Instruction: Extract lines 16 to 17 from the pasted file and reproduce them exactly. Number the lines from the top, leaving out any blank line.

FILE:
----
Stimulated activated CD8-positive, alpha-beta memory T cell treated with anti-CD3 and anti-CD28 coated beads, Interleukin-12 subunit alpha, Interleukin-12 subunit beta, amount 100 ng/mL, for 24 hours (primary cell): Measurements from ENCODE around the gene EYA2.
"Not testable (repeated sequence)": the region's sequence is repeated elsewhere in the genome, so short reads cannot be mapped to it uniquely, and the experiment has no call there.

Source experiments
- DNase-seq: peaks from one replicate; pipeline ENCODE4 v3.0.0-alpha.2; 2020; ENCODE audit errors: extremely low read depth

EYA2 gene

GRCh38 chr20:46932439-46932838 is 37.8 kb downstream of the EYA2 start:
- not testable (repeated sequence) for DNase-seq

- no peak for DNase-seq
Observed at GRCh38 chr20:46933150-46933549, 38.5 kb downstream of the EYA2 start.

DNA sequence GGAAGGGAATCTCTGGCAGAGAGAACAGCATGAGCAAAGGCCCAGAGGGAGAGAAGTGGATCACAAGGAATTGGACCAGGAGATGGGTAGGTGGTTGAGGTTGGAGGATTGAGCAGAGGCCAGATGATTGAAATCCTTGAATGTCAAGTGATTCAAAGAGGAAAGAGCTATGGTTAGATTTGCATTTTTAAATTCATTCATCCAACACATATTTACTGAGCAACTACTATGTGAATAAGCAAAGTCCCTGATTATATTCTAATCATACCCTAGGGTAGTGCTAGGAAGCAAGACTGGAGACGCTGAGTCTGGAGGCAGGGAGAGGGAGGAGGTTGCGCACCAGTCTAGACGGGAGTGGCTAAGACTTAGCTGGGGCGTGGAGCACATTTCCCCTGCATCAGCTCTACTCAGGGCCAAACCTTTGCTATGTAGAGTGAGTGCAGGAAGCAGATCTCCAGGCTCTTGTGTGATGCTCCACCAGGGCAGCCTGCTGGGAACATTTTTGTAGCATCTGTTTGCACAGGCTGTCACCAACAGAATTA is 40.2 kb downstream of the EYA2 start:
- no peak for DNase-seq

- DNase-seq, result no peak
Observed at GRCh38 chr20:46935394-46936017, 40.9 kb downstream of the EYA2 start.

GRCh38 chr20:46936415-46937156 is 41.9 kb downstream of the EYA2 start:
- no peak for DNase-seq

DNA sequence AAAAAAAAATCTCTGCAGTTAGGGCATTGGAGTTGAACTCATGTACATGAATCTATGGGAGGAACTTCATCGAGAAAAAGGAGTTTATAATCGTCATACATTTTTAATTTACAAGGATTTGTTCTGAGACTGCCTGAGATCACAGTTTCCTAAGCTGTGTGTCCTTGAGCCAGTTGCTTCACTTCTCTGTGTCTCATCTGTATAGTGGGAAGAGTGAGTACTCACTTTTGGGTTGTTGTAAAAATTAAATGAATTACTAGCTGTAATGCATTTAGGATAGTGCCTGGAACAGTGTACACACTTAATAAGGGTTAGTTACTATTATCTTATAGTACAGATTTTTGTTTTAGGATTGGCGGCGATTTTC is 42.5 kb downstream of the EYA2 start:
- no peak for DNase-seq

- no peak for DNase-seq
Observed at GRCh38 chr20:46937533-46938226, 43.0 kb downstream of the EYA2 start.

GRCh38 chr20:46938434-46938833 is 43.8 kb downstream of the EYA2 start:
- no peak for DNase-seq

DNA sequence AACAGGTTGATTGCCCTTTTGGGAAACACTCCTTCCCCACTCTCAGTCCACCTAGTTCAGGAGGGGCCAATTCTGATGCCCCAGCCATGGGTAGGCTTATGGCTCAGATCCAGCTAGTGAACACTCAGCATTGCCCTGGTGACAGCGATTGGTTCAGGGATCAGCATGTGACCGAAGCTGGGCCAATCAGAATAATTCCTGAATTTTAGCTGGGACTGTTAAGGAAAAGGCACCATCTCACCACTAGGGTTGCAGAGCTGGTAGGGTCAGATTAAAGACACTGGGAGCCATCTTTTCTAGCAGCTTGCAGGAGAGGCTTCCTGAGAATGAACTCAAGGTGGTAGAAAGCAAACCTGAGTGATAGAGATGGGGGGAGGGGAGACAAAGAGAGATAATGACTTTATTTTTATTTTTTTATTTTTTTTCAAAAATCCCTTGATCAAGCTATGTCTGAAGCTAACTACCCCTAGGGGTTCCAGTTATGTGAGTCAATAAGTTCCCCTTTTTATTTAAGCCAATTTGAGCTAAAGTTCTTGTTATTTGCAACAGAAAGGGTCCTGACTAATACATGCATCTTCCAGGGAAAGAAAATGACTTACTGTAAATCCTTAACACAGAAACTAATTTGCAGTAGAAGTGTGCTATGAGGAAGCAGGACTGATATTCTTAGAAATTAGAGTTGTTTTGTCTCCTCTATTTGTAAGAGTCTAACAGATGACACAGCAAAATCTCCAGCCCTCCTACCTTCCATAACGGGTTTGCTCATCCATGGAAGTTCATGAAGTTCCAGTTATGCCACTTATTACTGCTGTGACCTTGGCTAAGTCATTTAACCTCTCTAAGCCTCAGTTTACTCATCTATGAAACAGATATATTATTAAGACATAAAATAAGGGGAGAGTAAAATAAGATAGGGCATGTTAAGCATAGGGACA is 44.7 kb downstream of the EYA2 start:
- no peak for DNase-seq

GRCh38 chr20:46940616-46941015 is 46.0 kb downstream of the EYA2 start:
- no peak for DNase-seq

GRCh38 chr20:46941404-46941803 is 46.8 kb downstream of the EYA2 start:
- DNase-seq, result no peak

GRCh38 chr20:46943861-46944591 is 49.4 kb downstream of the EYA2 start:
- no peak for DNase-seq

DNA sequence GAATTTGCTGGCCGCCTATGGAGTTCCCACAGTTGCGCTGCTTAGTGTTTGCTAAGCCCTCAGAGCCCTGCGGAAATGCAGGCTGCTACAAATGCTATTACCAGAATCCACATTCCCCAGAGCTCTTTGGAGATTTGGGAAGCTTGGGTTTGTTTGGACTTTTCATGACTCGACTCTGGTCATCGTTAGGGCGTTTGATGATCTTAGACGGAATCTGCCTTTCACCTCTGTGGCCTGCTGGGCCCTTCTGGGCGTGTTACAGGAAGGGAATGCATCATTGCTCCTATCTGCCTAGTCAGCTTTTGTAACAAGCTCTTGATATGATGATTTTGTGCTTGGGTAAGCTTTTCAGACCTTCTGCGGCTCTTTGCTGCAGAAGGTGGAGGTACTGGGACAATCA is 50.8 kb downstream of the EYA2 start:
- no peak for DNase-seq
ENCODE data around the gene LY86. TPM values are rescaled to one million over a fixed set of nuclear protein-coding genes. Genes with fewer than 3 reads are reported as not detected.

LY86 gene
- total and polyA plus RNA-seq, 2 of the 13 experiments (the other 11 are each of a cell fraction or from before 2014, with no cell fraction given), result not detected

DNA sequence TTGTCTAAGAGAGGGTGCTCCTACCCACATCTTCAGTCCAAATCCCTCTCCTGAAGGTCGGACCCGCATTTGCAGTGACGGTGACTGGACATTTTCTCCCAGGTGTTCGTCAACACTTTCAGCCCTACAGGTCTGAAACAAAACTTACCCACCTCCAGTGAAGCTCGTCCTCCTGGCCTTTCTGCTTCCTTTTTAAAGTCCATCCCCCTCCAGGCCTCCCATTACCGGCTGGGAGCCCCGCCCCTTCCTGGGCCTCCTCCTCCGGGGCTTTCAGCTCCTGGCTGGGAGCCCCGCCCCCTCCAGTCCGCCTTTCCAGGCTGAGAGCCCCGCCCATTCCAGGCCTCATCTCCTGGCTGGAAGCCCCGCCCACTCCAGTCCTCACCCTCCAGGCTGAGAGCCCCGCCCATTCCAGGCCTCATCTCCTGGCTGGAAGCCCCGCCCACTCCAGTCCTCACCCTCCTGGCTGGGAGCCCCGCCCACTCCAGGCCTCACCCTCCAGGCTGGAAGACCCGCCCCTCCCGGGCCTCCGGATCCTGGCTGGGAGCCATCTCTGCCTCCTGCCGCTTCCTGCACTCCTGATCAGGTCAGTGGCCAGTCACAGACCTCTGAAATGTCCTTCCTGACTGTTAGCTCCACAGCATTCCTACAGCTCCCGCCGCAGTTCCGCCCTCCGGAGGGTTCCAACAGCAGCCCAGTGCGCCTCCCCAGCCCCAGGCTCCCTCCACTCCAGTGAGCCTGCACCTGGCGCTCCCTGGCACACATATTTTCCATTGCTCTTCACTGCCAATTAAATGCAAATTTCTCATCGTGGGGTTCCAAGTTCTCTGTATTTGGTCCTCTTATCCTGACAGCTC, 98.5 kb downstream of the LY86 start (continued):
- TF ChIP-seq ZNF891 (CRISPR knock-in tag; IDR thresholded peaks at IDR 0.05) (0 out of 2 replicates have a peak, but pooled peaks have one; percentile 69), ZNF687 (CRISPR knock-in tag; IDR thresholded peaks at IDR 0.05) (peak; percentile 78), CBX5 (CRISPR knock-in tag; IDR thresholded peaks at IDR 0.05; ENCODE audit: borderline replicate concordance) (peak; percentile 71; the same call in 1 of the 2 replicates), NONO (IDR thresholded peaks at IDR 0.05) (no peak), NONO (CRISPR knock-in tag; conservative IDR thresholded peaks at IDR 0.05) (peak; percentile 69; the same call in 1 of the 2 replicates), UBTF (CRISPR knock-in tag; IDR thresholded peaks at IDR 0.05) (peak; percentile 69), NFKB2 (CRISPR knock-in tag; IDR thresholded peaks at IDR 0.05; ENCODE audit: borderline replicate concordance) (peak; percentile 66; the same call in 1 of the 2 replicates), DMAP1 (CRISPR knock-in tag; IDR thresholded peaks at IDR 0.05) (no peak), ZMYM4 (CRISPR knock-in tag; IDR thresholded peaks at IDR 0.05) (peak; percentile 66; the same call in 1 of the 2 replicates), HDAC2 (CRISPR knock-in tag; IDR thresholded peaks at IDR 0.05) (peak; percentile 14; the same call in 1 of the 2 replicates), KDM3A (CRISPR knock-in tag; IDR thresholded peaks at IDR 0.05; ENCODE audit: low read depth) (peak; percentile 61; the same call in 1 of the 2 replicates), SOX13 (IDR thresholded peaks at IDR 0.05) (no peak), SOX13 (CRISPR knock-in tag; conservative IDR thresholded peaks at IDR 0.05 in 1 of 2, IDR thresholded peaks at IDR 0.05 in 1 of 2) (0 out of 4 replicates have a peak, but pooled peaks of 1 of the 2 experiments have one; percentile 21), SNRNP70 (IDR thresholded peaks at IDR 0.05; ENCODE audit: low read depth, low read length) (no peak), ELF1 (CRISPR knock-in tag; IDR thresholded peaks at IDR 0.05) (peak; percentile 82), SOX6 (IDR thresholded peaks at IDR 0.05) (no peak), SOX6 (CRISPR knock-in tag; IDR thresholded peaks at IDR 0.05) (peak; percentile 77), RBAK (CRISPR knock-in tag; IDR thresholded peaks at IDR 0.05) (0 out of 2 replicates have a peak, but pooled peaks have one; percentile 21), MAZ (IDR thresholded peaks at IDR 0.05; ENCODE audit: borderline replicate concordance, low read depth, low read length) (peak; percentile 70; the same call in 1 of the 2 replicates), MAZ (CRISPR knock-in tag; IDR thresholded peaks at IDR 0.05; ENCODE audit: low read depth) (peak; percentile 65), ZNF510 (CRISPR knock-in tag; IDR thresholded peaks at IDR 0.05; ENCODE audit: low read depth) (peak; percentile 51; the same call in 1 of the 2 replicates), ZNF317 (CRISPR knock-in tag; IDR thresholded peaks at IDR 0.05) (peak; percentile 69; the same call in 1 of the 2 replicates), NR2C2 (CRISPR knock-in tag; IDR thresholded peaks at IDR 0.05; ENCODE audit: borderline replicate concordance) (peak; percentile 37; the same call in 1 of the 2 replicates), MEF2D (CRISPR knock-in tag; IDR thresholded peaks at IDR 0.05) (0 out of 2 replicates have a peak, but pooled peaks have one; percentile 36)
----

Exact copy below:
DNA sequence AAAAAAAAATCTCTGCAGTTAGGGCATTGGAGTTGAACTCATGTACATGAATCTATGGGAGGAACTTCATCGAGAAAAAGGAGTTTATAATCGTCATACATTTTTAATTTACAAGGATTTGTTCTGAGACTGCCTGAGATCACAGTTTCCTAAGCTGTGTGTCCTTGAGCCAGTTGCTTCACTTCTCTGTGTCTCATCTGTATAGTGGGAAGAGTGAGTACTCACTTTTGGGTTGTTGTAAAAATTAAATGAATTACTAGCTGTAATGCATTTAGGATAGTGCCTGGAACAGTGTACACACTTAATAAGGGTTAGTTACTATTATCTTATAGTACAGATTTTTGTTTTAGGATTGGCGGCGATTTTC is 42.5 kb downstream of the EYA2 start:
- no peak for DNase-seq